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Interstate 40 Crosstown Expressway
Oklahoma City, Oklahoma
 
  • This project for Union Pacific Railroad (UPRR) and Burlington Northern Santa Fe Railroad (BNSF) in Oklahoma City, Oklahoma, involved relocation for Interstate 40 Crosstown Expressway.
 
  • Bridgefarmer provided plans, specifications and estimate documents for all of the railroad design of this controlled access freeway project including a 3,265-foot shoofly, a 766-foot shoofly bridge, a 777-foot permanent bridge, and a new BNSF-WATCO rail connection.

 

  • This project was an award-winning effort, with Bridgefarmer recieving the National ACEC Award of 2009 and the Texas CEC Award of 2008. To create this very busy bridge, we employed the tallest girters used at 16' tall.

 

                                                    

 

Original or Innovative Application of New or Existing Techniques:Bridgefarmer was selected to design a temporary shoofly and permanent structure for the BNSF railway and the Oklahoma Department of Transportation (ODOT). The main objective was to keep the BNSF railway, Union Pacific Railroad, Cottonseed Mill and several other short-line railroads in operation while the existing rail line and bridges were removed and replaced with new structures. The current tracks are extremely busy and carry a train every 30 minutes from various railroad carriers. An innovative design was required to address these constraints. Bridgefarmer’s engineers decided to use identical concrete spans (Quick Built beams) that could be manufactured elsewhere and trucked onto the job site. These spans would be laid end to end for several hundred feet to quickly form the shoofly bridge without compromising the short-line railroads, UPRR or BNSF train schedules.

Future Value to the Engineering Profession:By selecting this repeat process of separate identical simple spans of double box girders directly connected to tracks, Bridgefarmer’s design engineers set a precedent for other engineering teams to follow on future projects. This makes it possible for these double box beams and the steel HP piles to be removed and reused at other locations for years to come. Since this bridge was used temporarily and was not destroyed, it saved $10 million of capital cost due to high salvage value and NO train delays. This process reduced the capital cost to ODOT and produced salvage value of material, making the railroad agreement a convenient process.

Social, Economic and Substantial Design Considerations:The old and new tracks are elevated due to roadways and other rail tracks running beneath them. In order to complete this project in a timely manner, the new shoofly was built using solid repeat spans. Due to the geometric constraints and skew angles of the shoofly bridge, the design required three different types of spans. For this 2000-foot long bridge only two types of concrete double box girders were used and one skewed steel span was used. Looking at the construction pictures, one can see starting from the first stages of the project that steel sheet pile walls were driven into the ground to retain the elevated earth embankment. To control the deflections at the top of these walls, a 2-inch diameter rod was used every few feet to work within the constraints of the right-of-way. This gave the engineers room to operate in a very confined area. The biggest challenge on the project was to keep the existing railroad and roadways in service and make room for the proposed I-40 at a new alignment. In order to make this happen, several railroad bridges were rebuilt and a complex railroad traffic control plan was developed to keep the rail traffic and highway traffic open at all times. The new shoofly bridge had to accommodate the traffic underneath on existing streets and railways.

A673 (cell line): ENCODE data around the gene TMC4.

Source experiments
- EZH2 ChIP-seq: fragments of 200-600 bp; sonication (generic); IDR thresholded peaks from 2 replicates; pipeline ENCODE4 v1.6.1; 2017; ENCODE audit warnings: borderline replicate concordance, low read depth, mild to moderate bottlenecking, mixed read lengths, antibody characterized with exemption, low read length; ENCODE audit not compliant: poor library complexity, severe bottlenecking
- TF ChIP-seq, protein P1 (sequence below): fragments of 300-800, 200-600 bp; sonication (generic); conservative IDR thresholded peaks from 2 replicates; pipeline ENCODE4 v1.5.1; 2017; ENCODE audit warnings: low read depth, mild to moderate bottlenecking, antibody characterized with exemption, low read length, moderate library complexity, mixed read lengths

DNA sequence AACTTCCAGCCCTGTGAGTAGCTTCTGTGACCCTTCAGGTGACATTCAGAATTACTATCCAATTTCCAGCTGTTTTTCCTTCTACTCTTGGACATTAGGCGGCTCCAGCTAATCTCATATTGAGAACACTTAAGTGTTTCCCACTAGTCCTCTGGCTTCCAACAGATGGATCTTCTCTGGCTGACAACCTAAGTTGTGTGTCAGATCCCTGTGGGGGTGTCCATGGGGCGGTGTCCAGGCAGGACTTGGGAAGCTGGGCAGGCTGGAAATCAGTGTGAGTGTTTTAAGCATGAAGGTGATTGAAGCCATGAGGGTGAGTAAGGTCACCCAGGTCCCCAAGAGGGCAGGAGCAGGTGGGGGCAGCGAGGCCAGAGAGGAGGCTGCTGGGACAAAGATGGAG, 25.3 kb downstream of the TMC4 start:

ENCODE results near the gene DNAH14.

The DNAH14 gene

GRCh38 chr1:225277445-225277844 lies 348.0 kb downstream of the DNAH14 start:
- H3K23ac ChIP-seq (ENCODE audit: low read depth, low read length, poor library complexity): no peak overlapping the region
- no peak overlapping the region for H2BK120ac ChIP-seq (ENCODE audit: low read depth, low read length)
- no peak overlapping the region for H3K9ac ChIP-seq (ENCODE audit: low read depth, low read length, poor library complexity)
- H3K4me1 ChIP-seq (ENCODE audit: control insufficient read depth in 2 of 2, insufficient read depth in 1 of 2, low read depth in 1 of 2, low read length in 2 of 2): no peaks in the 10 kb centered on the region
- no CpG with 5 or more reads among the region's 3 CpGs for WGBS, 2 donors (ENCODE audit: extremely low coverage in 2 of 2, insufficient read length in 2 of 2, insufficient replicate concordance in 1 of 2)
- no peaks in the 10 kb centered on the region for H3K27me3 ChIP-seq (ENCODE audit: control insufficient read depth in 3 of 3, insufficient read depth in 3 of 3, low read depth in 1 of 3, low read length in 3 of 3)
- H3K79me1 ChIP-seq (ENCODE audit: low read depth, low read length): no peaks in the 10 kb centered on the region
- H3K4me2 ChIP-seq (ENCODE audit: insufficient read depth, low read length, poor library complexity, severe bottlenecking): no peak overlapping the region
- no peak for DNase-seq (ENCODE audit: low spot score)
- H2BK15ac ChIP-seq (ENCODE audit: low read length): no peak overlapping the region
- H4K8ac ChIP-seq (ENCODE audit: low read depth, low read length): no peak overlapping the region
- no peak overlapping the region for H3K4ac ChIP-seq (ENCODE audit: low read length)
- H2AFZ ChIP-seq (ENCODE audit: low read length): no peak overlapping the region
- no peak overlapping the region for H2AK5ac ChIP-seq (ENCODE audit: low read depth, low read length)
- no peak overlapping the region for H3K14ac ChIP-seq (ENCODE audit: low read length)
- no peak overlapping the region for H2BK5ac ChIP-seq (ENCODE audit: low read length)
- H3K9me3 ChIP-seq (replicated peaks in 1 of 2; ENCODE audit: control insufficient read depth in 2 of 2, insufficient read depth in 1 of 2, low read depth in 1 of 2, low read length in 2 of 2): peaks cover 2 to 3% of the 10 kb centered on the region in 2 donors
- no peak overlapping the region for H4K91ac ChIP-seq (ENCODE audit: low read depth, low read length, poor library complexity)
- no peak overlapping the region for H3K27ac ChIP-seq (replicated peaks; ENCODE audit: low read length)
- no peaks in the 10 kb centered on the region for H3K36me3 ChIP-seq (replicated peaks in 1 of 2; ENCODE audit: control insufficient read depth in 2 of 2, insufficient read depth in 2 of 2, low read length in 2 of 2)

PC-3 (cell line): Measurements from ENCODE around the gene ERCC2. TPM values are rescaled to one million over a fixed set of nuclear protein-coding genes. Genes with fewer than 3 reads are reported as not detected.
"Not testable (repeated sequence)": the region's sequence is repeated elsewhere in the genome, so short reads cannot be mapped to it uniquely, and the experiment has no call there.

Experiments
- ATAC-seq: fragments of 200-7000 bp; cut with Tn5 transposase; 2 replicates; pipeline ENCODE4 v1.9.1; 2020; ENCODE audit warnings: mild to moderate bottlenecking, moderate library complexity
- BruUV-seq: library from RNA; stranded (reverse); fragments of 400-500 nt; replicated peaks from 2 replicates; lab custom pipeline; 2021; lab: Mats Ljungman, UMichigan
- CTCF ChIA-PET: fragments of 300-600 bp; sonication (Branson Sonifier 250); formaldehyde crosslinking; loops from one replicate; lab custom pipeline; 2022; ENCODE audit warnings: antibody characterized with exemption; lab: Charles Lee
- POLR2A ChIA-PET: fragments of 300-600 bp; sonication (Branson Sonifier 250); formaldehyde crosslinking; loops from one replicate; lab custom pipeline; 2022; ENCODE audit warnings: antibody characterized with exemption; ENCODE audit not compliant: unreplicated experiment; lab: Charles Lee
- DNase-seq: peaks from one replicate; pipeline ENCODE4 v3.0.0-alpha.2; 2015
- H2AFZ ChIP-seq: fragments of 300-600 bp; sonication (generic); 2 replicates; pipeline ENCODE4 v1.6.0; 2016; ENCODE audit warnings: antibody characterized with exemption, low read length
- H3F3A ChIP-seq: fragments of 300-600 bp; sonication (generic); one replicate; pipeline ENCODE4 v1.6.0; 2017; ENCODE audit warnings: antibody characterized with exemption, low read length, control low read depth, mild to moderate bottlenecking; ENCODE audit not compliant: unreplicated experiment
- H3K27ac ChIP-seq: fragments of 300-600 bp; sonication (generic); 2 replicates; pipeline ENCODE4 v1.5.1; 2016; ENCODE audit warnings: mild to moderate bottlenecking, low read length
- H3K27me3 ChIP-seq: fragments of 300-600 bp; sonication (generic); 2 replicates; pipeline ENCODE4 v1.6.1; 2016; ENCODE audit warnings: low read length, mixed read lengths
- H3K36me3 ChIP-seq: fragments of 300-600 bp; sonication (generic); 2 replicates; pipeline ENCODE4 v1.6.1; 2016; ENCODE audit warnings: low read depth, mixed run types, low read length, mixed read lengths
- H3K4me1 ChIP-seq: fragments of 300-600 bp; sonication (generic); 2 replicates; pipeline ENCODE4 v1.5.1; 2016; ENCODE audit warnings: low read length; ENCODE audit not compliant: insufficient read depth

Complexity:This project was very complex due to the railroad traffic control plan developed to keep rail traffic, highway traffic, local roads emergency vehicles and construction area traffic operating at all times during construction. The construction workers had to work in close proximity to the present railroad tracks and an adjacent high-speed arterial roadway (Shields Blvd.). The construction of the shoofly was completed and the first train used the shoofly on June 4, 2007. Now the original tracks and bridges can be removed and a new set of permanent bridges and tracks can be built. This shoofly construction required the demolition and removal of two existing BNSF concrete underpasses and approximately 40,000 cubic yards of dirt, and the relocation of several railroad turnouts, storage tracks and loop tracks for switching purposes.

Exceeding Client/Owner Needs:Bridgefarmer was the lead bridge and track engineer for this project. The unique application of similar concrete double box girders on steel H – piles is an old idea that saw an innovative application on this project.

This project is unique because the structure was designed and built in less than six months and saved taxpayers millions of dollars. It included complex railroad coordination, traffic control, final alignment, grading and drainage, steel and concrete bridge layout, a shoofly design, track work and retaining wall design and construction, with a high overall salvage value.